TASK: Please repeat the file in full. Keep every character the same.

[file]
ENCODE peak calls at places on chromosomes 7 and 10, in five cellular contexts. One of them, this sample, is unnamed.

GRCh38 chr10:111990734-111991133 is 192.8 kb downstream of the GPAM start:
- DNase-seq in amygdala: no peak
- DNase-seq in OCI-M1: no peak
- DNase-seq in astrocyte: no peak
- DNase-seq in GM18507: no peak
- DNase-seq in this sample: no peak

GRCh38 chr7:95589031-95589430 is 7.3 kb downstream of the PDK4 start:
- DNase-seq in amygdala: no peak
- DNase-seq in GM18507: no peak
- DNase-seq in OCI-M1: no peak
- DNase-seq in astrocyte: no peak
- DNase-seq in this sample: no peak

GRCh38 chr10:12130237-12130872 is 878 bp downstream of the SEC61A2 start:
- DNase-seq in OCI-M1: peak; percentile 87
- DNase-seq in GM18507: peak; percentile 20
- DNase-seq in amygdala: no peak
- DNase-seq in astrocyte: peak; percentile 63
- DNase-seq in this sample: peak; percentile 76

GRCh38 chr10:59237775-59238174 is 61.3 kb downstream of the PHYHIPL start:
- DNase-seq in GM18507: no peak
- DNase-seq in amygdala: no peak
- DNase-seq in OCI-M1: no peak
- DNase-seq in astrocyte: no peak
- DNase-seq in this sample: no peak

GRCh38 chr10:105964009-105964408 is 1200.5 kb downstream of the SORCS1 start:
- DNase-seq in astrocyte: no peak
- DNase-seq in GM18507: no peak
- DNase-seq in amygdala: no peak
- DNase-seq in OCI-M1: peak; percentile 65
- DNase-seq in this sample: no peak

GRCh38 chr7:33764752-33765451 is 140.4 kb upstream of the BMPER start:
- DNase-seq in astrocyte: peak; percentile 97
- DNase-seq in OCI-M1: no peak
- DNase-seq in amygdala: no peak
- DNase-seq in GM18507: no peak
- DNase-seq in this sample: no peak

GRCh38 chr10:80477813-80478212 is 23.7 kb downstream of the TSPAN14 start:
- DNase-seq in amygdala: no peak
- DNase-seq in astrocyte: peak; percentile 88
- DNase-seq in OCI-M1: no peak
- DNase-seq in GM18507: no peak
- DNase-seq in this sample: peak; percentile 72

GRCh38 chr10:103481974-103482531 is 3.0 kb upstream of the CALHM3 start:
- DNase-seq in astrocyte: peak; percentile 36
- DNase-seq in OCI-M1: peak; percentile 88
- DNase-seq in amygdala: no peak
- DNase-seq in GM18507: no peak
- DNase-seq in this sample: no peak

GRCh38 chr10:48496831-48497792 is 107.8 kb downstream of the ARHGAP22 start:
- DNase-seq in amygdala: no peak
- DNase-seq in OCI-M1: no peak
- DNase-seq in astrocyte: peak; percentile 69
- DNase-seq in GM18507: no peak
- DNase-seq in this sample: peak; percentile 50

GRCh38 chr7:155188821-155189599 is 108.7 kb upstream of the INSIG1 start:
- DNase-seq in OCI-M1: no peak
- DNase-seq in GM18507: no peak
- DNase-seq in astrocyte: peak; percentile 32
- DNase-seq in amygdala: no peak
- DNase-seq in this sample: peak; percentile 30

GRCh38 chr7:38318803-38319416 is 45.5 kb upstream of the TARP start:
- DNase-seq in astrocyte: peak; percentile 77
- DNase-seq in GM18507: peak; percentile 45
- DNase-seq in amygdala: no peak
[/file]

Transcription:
ENCODE peak calls at places on chromosomes 7 and 10, in five cellular contexts. One of them, this sample, is unnamed.

GRCh38 chr10:111990734-111991133 is 192.8 kb downstream of the GPAM start:
- DNase-seq in amygdala: no peak
- DNase-seq in OCI-M1: no peak
- DNase-seq in astrocyte: no peak
- DNase-seq in GM18507: no peak
- DNase-seq in this sample: no peak

GRCh38 chr7:95589031-95589430 is 7.3 kb downstream of the PDK4 start:
- DNase-seq in amygdala: no peak
- DNase-seq in GM18507: no peak
- DNase-seq in OCI-M1: no peak
- DNase-seq in astrocyte: no peak
- DNase-seq in this sample: no peak

GRCh38 chr10:12130237-12130872 is 878 bp downstream of the SEC61A2 start:
- DNase-seq in OCI-M1: peak; percentile 87
- DNase-seq in GM18507: peak; percentile 20
- DNase-seq in amygdala: no peak
- DNase-seq in astrocyte: peak; percentile 63
- DNase-seq in this sample: peak; percentile 76

GRCh38 chr10:59237775-59238174 is 61.3 kb downstream of the PHYHIPL start:
- DNase-seq in GM18507: no peak
- DNase-seq in amygdala: no peak
- DNase-seq in OCI-M1: no peak
- DNase-seq in astrocyte: no peak
- DNase-seq in this sample: no peak

GRCh38 chr10:105964009-105964408 is 1200.5 kb downstream of the SORCS1 start:
- DNase-seq in astrocyte: no peak
- DNase-seq in GM18507: no peak
- DNase-seq in amygdala: no peak
- DNase-seq in OCI-M1: peak; percentile 65
- DNase-seq in this sample: no peak

GRCh38 chr7:33764752-33765451 is 140.4 kb upstream of the BMPER start:
- DNase-seq in astrocyte: peak; percentile 97
- DNase-seq in OCI-M1: no peak
- DNase-seq in amygdala: no peak
- DNase-seq in GM18507: no peak
- DNase-seq in this sample: no peak

GRCh38 chr10:80477813-80478212 is 23.7 kb downstream of the TSPAN14 start:
- DNase-seq in amygdala: no peak
- DNase-seq in astrocyte: peak; percentile 88
- DNase-seq in OCI-M1: no peak
- DNase-seq in GM18507: no peak
- DNase-seq in this sample: peak; percentile 72

GRCh38 chr10:103481974-103482531 is 3.0 kb upstream of the CALHM3 start:
- DNase-seq in astrocyte: peak; percentile 36
- DNase-seq in OCI-M1: peak; percentile 88
- DNase-seq in amygdala: no peak
- DNase-seq in GM18507: no peak
- DNase-seq in this sample: no peak

GRCh38 chr10:48496831-48497792 is 107.8 kb downstream of the ARHGAP22 start:
- DNase-seq in amygdala: no peak
- DNase-seq in OCI-M1: no peak
- DNase-seq in astrocyte: peak; percentile 69
- DNase-seq in GM18507: no peak
- DNase-seq in this sample: peak; percentile 50

GRCh38 chr7:155188821-155189599 is 108.7 kb upstream of the INSIG1 start:
- DNase-seq in OCI-M1: no peak
- DNase-seq in GM18507: no peak
- DNase-seq in astrocyte: peak; percentile 32
- DNase-seq in amygdala: no peak
- DNase-seq in this sample: peak; percentile 30

GRCh38 chr7:38318803-38319416 is 45.5 kb upstream of the TARP start:
- DNase-seq in astrocyte: peak; percentile 77
- DNase-seq in GM18507: peak; percentile 45
- DNase-seq in amygdala: no peak